Volume 9 Supplement 1
Modeling structural plasticity in dendrites with multiple spine types
© Baer et al; licensee BioMed Central Ltd. 2008
Published: 11 July 2008
Dendritic spines can change in number and shape in response to various physiological, behavioral or pathological states. This activity-dependent structural plasticity exists over a vast range of time scales, from minutes to days or weeks [1, 2]. Although spines may have a continuum of shapes, evidence suggests that spines may cluster in defined groups by their shapes [3–6]. Further evidence suggests that spine morphology correlates with distance from the cell body [3, 4]; proximal to the soma, where the dendrite has the largest diameter, spines have short necks and appear stubby, whereas distally, where the dendrite is thinner, spines have thinner and longer stems. At intermediate distances, a variety of spine types are seen including the intermediate mushroom-shaped spines.
We formulate a stage-structured population model for activity-dependent spines of three types: stubby (type-I), mushroom (type-II), and thin (type-III). Each spine type is characterized electrically by a spine stem resistance and chemically by a parameter that controls the level of calcium accumulation in the spine head. Transitions between spine types are driven by intraspine calcium levels that depend on local electrical activity. A continuum formulation based on the cable equation  represents a dendritic branch and includes the stage transitions between stubby, mushroom, and thin dendritic spines. The model allows for a study of the interaction between the many activity-dependent (active or passive) spines and for an investigation of the impact of their individual and collective dynamics on the output properties of the dendrite.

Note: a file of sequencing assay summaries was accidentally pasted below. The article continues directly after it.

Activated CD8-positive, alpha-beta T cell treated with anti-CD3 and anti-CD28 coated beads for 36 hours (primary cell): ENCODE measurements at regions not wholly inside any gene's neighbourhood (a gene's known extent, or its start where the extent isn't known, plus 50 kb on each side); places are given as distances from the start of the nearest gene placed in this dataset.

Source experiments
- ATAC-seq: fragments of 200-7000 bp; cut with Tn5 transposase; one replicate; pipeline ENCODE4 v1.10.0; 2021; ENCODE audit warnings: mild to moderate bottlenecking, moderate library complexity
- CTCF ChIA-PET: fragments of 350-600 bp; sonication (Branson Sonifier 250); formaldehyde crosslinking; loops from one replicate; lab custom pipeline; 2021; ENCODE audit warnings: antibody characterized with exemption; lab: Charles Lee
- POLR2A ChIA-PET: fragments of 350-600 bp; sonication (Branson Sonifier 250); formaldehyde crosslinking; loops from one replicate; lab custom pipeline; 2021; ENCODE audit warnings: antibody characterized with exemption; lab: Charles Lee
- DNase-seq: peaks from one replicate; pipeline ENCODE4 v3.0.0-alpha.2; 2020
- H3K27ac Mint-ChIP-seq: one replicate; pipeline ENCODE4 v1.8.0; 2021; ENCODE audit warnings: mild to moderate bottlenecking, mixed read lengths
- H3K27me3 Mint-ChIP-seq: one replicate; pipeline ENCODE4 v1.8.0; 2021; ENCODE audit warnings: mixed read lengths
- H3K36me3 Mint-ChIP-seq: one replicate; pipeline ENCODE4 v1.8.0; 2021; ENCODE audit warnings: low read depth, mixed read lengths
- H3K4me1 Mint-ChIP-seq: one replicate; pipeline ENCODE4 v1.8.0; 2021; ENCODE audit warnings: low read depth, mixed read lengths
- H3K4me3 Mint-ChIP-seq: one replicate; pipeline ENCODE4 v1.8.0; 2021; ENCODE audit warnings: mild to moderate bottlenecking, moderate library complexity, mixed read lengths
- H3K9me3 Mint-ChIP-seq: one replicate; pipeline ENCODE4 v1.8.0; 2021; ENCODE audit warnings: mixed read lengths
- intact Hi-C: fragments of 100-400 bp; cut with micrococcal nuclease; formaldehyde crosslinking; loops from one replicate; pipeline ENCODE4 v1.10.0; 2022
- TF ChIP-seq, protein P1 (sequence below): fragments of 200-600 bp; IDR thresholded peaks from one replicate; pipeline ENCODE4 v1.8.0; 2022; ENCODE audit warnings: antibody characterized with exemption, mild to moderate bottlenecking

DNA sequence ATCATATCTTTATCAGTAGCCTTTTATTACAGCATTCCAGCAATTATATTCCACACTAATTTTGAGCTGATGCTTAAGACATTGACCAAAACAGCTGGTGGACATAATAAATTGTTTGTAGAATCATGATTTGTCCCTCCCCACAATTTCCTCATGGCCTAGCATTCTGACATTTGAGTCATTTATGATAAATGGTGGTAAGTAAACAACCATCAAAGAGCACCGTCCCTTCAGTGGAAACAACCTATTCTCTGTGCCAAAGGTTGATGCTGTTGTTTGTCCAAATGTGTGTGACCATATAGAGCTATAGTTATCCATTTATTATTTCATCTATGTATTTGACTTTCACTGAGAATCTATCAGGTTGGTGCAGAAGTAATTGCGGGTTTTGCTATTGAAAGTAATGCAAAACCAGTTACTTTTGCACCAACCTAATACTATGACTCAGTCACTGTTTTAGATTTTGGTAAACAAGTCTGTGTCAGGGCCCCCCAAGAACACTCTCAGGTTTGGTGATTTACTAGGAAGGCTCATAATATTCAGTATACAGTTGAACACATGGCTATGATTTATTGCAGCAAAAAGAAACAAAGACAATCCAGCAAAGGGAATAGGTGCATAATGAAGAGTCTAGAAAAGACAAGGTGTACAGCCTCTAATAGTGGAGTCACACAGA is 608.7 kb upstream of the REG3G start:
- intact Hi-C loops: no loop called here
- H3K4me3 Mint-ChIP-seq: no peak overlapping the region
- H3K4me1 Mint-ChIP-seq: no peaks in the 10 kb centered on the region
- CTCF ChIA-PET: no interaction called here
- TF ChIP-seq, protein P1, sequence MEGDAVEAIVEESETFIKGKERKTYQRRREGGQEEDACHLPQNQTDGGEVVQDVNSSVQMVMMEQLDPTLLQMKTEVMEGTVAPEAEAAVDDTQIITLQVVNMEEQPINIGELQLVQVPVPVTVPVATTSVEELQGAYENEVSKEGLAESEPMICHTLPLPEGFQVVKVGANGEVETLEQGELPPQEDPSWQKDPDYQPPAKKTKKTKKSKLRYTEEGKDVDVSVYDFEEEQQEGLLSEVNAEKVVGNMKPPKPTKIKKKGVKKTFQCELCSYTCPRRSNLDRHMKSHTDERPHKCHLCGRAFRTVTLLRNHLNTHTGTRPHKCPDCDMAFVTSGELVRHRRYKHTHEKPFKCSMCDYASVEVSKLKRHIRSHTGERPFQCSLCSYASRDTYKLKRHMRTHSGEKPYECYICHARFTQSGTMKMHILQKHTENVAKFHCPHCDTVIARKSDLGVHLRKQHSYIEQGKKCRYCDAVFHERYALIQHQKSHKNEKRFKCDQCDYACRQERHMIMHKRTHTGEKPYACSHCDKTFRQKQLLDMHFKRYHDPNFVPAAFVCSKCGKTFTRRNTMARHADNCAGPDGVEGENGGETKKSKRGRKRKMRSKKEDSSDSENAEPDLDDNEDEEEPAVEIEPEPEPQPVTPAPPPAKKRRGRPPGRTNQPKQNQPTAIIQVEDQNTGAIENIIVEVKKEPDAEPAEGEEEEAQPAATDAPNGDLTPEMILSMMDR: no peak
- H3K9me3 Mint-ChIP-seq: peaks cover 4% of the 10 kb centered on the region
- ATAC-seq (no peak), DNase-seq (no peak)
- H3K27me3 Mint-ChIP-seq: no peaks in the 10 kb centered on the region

Simulations are run for both passive and active spines to investigate how dendritic diameter and synaptic input frequency influence spine morphology along the dendrite. In the passive case, the model is reduced to a system of ordinary differential equations because evidence shows spatially uniform repetitive synaptic input to passive spines, within an input region, drive spine restructuring within that region, with little or no effect on dendritic output and structural change outside the input region. This is in stark contrast to excitable spines where synaptic activity can drive restructuring and dendritic output far from the input region. Finally, we discuss how this model can be extended to study the formation and loss of spines as well as how to handle different input frequencies.
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This article is published under license to BioMed Central Ltd.